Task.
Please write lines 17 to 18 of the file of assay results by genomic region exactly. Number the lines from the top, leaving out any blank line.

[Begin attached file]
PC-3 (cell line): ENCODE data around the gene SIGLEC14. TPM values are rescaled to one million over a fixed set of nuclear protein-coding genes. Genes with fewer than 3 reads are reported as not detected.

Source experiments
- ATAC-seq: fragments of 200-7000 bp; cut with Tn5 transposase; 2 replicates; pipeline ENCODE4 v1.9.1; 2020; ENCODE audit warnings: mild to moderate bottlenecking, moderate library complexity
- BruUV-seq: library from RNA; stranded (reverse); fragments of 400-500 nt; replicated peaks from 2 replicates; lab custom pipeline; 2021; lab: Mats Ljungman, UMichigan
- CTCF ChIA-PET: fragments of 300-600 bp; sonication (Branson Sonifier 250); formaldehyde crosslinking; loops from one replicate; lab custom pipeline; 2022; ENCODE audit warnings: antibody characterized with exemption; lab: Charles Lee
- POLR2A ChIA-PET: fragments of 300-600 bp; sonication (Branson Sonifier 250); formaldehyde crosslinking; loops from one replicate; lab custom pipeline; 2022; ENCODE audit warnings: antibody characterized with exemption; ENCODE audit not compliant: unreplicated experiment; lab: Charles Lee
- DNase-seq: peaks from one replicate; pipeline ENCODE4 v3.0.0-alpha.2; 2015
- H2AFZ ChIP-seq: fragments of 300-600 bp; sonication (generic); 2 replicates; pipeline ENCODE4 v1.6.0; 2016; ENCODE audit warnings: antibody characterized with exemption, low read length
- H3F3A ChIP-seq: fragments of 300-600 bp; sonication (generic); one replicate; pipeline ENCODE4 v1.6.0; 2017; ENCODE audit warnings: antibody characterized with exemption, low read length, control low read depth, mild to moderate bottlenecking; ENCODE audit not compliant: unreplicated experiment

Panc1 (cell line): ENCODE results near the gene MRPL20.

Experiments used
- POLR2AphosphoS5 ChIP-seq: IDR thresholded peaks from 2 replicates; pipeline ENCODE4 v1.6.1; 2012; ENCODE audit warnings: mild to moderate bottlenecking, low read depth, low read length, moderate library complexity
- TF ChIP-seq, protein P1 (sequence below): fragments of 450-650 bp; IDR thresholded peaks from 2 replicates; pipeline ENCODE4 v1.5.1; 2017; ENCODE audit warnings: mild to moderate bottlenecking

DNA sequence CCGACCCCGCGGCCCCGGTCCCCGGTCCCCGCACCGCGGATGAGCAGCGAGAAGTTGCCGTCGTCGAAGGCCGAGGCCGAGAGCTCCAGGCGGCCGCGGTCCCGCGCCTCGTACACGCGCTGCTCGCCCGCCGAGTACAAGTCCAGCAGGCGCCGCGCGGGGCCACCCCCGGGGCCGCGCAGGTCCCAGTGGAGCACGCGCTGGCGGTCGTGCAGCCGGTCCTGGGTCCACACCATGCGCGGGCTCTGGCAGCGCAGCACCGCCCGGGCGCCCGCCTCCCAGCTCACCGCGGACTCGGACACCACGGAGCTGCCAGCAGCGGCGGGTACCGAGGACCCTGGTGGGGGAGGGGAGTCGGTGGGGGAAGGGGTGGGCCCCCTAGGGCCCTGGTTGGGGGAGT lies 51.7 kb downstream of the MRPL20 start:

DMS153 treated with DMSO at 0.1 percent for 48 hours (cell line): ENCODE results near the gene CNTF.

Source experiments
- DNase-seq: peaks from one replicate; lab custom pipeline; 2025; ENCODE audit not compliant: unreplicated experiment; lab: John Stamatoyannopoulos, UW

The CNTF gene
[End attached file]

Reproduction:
- DNase-seq: peaks from one replicate; lab custom pipeline; 2025; ENCODE audit not compliant: unreplicated experiment; lab: John Stamatoyannopoulos, UW

The CNTF gene